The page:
Over the past two decades, scientists’ ability to track neural activity with light has changed the face of neuroscience. Using genetically encoded calcium indicators, scientists can simultaneously monitor thousands of neurons, granting a much broader view of brain activity than was previously possible. “Now we can see the brain producing this beautiful symphony,” says Vincent Pieribone, a neuroscientist at Yale University.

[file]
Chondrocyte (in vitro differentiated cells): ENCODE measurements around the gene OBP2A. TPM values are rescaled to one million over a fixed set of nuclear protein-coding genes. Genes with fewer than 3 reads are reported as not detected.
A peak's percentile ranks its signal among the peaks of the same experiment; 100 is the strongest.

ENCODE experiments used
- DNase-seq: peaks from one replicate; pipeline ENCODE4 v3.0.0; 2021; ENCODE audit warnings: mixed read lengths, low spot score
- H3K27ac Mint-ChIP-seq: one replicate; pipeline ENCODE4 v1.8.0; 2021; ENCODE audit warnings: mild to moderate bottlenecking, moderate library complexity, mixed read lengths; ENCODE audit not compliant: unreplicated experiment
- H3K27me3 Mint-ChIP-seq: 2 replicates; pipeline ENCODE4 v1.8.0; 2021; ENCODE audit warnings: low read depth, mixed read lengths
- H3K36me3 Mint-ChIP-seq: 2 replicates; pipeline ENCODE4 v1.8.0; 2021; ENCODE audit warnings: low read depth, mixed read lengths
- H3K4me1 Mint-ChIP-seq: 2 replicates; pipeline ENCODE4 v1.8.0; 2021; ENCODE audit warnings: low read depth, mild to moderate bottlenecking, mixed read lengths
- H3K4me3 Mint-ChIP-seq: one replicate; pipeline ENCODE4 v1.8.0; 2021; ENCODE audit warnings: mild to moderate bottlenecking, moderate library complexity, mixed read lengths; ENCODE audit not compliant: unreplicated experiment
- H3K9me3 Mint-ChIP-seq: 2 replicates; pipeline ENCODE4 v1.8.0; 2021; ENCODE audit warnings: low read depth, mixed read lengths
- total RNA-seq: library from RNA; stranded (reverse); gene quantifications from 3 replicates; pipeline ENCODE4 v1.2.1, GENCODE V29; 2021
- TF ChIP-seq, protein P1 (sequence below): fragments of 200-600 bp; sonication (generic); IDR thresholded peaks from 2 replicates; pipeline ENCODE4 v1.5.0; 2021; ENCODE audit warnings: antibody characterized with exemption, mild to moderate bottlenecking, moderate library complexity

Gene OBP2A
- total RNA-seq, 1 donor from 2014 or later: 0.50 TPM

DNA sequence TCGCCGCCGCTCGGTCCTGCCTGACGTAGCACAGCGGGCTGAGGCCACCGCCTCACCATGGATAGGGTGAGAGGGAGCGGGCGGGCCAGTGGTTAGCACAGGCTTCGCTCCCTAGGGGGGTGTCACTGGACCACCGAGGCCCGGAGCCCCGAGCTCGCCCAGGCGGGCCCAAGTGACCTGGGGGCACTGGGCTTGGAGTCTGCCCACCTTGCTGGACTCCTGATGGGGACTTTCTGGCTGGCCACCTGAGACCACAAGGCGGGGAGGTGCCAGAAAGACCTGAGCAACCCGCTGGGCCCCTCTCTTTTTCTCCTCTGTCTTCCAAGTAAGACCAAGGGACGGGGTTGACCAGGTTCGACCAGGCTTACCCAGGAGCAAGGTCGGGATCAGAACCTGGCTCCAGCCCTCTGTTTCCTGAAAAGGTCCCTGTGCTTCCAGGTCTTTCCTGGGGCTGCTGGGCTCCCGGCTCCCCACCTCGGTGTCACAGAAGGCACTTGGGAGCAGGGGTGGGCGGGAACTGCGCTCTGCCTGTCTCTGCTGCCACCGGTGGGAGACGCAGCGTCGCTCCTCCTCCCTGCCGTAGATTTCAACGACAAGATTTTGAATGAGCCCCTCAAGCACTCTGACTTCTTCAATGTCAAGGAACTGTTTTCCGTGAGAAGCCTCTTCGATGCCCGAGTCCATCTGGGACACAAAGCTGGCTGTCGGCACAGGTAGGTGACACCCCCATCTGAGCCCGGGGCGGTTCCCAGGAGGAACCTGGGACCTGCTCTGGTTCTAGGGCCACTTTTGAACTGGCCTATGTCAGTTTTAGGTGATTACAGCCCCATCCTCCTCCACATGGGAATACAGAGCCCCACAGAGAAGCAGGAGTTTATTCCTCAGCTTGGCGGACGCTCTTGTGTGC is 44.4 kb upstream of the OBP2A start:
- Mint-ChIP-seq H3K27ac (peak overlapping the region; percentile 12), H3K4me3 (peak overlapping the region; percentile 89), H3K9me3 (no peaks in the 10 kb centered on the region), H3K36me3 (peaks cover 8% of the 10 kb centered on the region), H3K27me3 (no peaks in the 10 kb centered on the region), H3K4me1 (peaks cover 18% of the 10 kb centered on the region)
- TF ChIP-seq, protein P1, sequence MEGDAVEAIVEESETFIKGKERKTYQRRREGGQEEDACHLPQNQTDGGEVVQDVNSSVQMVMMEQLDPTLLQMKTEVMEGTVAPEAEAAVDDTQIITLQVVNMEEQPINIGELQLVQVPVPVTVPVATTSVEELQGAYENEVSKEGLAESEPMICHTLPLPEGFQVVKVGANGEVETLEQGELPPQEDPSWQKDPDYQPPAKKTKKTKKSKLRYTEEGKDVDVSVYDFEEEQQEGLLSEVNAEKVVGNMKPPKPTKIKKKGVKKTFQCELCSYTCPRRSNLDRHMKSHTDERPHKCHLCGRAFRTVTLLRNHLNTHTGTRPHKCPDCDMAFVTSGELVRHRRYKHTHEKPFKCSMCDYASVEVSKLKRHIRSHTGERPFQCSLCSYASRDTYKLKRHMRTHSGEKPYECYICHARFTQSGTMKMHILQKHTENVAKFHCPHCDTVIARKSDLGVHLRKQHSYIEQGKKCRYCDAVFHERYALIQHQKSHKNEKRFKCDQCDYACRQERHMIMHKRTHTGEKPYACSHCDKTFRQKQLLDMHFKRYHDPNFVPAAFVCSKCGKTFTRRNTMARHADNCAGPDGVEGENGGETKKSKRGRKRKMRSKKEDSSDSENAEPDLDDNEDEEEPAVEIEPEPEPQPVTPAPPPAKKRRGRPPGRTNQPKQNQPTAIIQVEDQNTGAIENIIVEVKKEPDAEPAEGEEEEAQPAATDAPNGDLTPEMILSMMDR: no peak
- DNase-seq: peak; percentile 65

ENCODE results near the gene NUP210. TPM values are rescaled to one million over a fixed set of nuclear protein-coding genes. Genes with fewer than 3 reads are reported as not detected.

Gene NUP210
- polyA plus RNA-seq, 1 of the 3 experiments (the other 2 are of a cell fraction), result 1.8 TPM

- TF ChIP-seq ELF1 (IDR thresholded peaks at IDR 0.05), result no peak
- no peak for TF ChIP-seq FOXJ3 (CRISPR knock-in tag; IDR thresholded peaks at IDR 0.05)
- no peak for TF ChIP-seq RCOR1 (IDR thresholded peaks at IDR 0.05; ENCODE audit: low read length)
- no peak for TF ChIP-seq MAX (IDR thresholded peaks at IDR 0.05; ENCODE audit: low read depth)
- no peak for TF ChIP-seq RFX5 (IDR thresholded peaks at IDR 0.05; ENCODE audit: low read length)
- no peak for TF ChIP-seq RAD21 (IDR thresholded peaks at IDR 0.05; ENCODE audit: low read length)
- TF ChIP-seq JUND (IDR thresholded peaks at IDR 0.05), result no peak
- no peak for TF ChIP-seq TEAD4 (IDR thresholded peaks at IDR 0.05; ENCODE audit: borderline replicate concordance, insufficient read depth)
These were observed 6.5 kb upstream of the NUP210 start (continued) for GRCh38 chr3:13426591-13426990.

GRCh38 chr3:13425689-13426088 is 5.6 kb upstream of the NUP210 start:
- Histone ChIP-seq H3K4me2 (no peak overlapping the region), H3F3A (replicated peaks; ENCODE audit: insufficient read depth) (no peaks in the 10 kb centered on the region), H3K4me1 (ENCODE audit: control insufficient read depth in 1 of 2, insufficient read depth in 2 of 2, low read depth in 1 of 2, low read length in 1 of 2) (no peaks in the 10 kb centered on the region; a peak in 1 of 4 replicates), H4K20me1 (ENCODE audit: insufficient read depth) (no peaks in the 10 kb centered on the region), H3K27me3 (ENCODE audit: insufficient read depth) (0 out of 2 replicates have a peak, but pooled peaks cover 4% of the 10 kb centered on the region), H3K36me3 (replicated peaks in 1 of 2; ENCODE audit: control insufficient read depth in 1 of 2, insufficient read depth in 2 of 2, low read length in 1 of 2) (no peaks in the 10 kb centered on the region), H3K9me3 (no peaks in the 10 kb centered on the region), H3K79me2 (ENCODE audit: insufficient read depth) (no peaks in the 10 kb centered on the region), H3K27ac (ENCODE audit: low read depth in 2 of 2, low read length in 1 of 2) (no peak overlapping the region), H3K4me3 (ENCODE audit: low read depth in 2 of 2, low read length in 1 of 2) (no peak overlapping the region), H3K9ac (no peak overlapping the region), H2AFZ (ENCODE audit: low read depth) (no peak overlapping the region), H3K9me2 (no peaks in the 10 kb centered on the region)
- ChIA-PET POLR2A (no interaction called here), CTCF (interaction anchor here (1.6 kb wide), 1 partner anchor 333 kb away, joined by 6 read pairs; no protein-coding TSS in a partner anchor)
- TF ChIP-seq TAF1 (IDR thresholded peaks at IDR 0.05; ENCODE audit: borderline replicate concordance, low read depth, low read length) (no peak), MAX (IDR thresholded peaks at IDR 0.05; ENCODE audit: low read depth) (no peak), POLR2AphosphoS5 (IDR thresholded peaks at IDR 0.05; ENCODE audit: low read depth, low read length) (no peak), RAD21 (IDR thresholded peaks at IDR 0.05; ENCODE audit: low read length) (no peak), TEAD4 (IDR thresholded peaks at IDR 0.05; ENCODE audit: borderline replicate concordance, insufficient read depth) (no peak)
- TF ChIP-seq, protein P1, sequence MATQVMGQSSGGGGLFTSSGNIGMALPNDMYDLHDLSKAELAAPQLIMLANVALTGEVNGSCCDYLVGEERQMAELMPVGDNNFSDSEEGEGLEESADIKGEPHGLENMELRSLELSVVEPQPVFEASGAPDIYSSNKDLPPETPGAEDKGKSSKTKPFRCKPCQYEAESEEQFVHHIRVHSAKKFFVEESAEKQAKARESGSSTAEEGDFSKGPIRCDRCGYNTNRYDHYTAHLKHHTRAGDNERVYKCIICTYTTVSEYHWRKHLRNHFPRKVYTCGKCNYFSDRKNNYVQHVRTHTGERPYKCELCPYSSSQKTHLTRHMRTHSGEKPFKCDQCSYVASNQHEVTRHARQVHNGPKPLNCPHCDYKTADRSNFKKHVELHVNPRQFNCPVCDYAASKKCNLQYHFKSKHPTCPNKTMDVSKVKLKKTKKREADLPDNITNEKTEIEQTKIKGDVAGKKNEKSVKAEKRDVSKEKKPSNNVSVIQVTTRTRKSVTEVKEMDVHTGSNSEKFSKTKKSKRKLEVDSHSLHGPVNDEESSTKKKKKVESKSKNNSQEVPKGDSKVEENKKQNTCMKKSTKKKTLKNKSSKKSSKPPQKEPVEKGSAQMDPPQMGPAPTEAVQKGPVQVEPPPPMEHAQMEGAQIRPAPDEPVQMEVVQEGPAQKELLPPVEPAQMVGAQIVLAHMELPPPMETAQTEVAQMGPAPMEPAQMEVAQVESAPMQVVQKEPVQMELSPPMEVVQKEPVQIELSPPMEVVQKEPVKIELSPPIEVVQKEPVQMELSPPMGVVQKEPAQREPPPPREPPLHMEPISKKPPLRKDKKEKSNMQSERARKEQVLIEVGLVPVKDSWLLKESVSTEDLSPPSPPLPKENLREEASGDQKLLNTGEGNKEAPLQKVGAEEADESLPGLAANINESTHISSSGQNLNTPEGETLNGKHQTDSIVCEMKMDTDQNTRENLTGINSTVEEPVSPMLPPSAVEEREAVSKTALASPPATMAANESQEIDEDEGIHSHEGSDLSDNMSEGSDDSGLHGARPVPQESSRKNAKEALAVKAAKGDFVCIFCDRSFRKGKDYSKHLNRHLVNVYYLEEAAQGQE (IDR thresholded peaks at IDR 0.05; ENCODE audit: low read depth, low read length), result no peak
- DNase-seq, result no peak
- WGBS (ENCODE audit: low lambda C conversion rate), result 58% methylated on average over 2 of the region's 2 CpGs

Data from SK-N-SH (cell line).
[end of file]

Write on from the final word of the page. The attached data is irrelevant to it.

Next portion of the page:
But ever since these indicators were first developed, scientists have been striving to make them better. They want sensors that are brighter or glow in different colors, operate faster or slower, or can target different locations. Scientists presented their newest engineering advances at the third annual meeting of BRAIN Initiative investigators, held in Bethesda, Maryland, in December. They described calcium sensors that fluoresce in red, far-red and near infrared, as well as sensors designed to directly monitor changes in voltage. Whereas implanted electrodes can directly measure voltage changes in the brain, genetically engineered sensors have the potential to measure orders of magnitude more cells and to do so less invasively.